Mar 11th, 2010 1:33pm

The tendency for as many as 80 to 90% of TBI survivors to believe they have fully recovered does not make it true. As the first comment asks, What is a "good recovery?" Many consider a good recovery to be an ability to return to the same activities as before the TBI/MTBI. What they fail to consider is the evidence that shows that even those who appear to have returned to the same state and functional abilities as before the TBI/MTBI, thorough testing will demonstrate that they have residual damage from the TBI/MTBI. Athletes are the best example of this. Many appear to recover fully only to begin noticing problems years after the injury. The least symptom of incomplete recovery is the sensitivity to a second injury, be it a very mild concussion or more serious injury. The more serious issue is the risk of cognitive or memory impairment during times of physiological stress and for some, even simple emotional stress. There is a sleeping monster lying in wait in the injured brains of TBI survivors. It can raise up and strike out at very inopportune moments, such as when there is a risk of imminent danger or a need to make a life critical decision on a moment's notice. Beware the 'deer in the headlights' as this monster strikes out.

Jan 14th, 2010 4:11am

I feel recovery is directly correlated to attitude. My husband had made a tremendous recovery from a TBI in 1992. He will never be "back to normal" however, he has an amazing attitude and quality of life. Endurance training (Long distance running, road biking and triathalons) have made a huge improvement in his processing and physical disabilities. I am so proud of how hard he has worked at getting a "good life" because most of us don't even try to improve our lives.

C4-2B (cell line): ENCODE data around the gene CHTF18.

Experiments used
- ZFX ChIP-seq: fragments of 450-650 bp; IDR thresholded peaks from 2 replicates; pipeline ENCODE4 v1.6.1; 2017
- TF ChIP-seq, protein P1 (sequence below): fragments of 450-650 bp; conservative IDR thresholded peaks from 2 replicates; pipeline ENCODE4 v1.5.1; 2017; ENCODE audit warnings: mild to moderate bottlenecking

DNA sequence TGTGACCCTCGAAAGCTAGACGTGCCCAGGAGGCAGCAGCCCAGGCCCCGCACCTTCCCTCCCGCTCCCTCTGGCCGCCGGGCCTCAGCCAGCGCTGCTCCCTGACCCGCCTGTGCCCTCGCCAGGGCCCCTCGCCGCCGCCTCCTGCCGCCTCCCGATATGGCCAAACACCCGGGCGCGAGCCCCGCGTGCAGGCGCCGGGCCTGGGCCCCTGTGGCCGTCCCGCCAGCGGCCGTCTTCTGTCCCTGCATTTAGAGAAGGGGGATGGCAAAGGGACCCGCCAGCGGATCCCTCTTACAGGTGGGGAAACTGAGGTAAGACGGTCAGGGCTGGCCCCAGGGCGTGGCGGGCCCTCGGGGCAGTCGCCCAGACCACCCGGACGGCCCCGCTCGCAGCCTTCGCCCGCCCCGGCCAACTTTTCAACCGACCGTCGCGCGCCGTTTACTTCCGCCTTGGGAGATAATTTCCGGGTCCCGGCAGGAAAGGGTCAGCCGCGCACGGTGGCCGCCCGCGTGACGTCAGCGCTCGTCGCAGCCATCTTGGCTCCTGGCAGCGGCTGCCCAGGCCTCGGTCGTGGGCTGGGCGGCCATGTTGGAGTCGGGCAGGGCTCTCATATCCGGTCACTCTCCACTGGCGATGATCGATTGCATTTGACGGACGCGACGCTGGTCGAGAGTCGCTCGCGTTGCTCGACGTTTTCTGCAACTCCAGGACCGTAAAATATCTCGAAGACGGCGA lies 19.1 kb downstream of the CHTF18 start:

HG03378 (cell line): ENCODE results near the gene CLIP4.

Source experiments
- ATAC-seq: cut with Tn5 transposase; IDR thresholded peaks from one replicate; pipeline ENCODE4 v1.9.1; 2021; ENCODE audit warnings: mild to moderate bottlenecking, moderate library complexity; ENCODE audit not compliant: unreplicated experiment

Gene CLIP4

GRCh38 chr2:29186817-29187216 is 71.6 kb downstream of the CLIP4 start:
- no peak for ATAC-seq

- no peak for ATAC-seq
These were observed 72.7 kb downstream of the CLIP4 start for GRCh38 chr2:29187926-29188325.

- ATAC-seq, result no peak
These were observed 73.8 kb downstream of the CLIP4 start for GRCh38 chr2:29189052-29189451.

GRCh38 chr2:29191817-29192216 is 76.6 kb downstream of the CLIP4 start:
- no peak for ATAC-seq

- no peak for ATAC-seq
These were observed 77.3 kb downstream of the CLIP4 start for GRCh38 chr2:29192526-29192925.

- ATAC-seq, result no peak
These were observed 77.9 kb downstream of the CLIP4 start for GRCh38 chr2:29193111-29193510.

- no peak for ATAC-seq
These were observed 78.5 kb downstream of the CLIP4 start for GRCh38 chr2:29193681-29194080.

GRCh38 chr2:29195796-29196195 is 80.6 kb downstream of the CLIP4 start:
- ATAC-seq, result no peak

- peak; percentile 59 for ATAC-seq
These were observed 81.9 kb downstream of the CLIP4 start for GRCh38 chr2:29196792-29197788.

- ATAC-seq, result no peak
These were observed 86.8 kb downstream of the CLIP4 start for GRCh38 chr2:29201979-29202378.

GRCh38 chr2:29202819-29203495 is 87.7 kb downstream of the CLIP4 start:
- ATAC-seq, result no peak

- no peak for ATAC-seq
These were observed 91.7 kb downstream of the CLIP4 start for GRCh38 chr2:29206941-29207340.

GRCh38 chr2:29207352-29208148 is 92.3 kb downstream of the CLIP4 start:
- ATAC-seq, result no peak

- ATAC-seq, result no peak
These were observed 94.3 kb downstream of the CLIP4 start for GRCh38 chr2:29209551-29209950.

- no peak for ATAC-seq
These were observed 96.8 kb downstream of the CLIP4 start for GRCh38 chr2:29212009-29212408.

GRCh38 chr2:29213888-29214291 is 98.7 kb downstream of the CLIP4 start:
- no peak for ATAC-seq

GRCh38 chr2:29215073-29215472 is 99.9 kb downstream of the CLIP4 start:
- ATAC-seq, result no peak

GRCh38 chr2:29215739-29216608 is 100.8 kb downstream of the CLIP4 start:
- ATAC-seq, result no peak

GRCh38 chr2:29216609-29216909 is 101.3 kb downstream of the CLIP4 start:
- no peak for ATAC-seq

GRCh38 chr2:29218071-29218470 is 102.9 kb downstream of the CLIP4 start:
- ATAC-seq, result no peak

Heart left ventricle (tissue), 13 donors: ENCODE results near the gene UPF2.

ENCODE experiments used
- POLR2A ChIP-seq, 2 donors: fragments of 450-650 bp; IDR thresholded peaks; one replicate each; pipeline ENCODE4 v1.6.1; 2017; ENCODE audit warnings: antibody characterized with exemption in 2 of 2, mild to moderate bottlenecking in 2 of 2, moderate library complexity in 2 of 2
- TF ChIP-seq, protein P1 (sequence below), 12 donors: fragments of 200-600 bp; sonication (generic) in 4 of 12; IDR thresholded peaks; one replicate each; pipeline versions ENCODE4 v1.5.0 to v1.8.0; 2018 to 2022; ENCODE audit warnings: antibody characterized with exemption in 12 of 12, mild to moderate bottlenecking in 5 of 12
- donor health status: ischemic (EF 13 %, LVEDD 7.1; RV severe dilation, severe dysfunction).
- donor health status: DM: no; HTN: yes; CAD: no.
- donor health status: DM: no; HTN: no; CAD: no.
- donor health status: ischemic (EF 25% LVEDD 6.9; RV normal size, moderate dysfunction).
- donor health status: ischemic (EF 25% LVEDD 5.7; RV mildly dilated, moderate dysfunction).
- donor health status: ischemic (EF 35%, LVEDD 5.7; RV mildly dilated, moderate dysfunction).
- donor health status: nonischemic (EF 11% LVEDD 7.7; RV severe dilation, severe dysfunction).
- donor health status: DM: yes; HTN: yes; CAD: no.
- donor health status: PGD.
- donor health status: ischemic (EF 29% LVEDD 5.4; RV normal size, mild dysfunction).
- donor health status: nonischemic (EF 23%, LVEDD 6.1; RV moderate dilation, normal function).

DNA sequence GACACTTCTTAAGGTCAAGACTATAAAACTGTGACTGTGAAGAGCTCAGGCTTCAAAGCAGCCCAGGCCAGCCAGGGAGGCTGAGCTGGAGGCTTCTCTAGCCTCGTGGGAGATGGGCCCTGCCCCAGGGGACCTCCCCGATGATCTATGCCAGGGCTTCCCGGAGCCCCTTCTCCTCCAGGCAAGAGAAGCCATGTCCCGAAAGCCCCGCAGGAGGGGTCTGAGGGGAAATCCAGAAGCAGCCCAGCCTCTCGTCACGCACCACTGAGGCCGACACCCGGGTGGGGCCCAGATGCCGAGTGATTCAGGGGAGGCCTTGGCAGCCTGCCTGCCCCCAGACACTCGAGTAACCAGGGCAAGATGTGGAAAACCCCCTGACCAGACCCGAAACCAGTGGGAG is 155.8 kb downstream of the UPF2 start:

Jan 13th, 2010 10:41pm

100% recovery may not be possible but we don't know if a person will get 65% of the way back or 99.9999% back. What's important is working hard and discovering all your post-TBI abilities. "Oh, my friend, it’s not what they [TBI] take away from you that counts. It’s what you do with what you have left." — Hubert Humphrey Dr. Mark / @gotbrain

Jan 13th, 2010 8:10pm

What is the definition of "a good recovery from TBI"? Does that mean 100% or less then that. Is there a 100% recovery for TBI ?

Jan 12th, 2010 4:59pm

this is a very good article I love number 9 and if you have a TBI you will definately recover in time,its hard work but you will recover. I know Im almost there

Jan 12th, 2010 4:44pm